Knowing that it is the modus operandi of the State to re-arrest political prisoners, immediately upon their release on false pretexts, it was the apprehension of his lawyers that the State was creating circumstances which could lead to his re-arrest. However, it is a testament to the dedication and life of the 57 year old revolutionary who after more than 6 years of imprisonment, considered this episode in his life nothing but a brief pause. Continue reading Alleged Maoist on His Release From Prison and Other Matters: Interviewed by Shailza Sharma→
For a child born in Kashmir, the chances of living a normal life and even survival vary greatly from one region to another. Suppose you are born in the seemingly volatile stretch of Downtown. You may well turn out to be someone whose pictures are flashed on social media as the epitome of bravery, someone whose demise is imminent, and someone ready to wear the ‘Shaheed’ label. I arrived at this place at 4:30 on a cold evening. The room was crowded by women sitting with only one recognizable face; Shehzaad’s mother, Rubeena Akhter. Nobody spoke. The air smelled like rain. After a short while, a tall man in a brown-checkered pheran appeared. Leaning on the walls, he helped himself to one corner of the dimly lit but spacious room. He did not want himself to be identified as a ‘victim of conflict’.
For Shehzaad, life had been altogether different before. He had spent happy summers with his family in the town where violence, as it existed, had never appeared to him naked. By now, he is 23. He has become larger and properly bearded. The one thing which you can’t miss about Shehzaad is that he has giant brown eyes like a dairy cow. That’s what prompts my most idiotic lines of inquiry. Could someone who looks like that really pelt stones on streets? Idiotic, I know. “Do I have to tell you how I was supposed to have been killed that day?” he says, sounding like a gull. I hear a slow whimpering strangled with ache. This soon changes into full-throated babbling—a cascade of terrible, terrified pleading wails as he continued naming those who had been killed during the 2010 agitations.
In the days following the brutal rape and murder of a young woman in December last year, I remember waking up each day and being out on the streets raising slogans on women’s freedom and liberation. For months after that, there were a series of mobilizations, vigils, parades and protests, and my strongest recollection of those events is the resounding reverberation of ‘mahilaayein maangi azaadi… khaap se bhi azaadi aur baap se bhi azaadi, shaadi karne ki azaadi aur na karne ki azaadi…’. It WAS about justice for that one woman, but it wasn’t ONLY about that… it was also about many other such women – some forgotten, some not, some dead and some still around… it was also about all women, demanding not just justice but their right to life as equal citizens. We did not come out on the streets to be told how to be safe, but to convey it loud and clear that we cannot spend our entire lives trying to be safe without actually getting to live it. We came out to demand and defend our right to choice!! Continue reading Unrequited love or simply ‘self love’? – Reflections in the wake of a Campus Tragedy at JNU: Shivani Nag→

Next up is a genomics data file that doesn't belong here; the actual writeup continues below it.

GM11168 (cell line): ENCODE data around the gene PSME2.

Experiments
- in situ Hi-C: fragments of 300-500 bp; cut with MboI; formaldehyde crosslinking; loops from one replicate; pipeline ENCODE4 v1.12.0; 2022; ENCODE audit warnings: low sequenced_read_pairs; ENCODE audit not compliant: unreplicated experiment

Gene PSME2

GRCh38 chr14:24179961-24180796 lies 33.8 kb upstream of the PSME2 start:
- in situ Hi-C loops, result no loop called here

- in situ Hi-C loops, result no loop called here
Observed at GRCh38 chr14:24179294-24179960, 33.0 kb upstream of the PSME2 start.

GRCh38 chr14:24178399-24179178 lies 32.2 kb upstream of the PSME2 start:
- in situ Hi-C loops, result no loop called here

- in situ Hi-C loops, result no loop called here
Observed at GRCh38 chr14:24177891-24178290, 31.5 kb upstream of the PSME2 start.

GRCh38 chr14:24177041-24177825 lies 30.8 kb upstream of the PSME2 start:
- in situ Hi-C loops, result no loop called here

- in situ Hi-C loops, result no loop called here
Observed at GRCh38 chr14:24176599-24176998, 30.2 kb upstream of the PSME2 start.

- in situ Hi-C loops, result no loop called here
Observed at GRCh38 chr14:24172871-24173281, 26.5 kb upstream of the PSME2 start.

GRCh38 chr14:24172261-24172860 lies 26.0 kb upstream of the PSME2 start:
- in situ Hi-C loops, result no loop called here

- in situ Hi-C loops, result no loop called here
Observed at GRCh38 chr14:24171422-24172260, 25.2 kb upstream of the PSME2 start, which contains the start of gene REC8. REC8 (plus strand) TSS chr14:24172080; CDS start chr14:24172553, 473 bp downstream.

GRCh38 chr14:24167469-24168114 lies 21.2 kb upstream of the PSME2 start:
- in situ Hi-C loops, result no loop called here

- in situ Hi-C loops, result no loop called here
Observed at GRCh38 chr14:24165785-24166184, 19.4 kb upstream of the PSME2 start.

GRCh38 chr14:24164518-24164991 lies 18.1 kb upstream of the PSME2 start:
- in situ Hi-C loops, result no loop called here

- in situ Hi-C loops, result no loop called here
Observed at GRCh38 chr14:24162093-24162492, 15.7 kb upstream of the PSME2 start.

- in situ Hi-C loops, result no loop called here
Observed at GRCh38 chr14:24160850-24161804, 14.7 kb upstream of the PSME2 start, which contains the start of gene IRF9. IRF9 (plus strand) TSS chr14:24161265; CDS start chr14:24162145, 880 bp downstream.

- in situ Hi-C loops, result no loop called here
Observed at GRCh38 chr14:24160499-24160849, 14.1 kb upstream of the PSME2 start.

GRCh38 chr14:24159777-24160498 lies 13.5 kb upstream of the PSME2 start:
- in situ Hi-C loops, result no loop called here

I was going to write out a reply to the comments on Shuddha’s post, Kashmir’s Abu Gharaiab, but thought I would expand it into a larger post.
I’d like to make clear that I have been to Kashmir only once – and that too for a few hours in the aftermath of the earthquake, so if anyone writes back saying, “I should see the ground reality in Kashmir”; I concede that point straight off the bat. I should see the ground reality in Kashmir; we all should.
However, over the last eight months, I have had the opportunity to interact very closely with central paramilitary forces like the BSF and CRPF in the course of their deployment in Chhattisgarh, where I work. Many of the men conducting anti-Maoist operations in Chhattisgarh have served in Kashmir and the North-East theatres.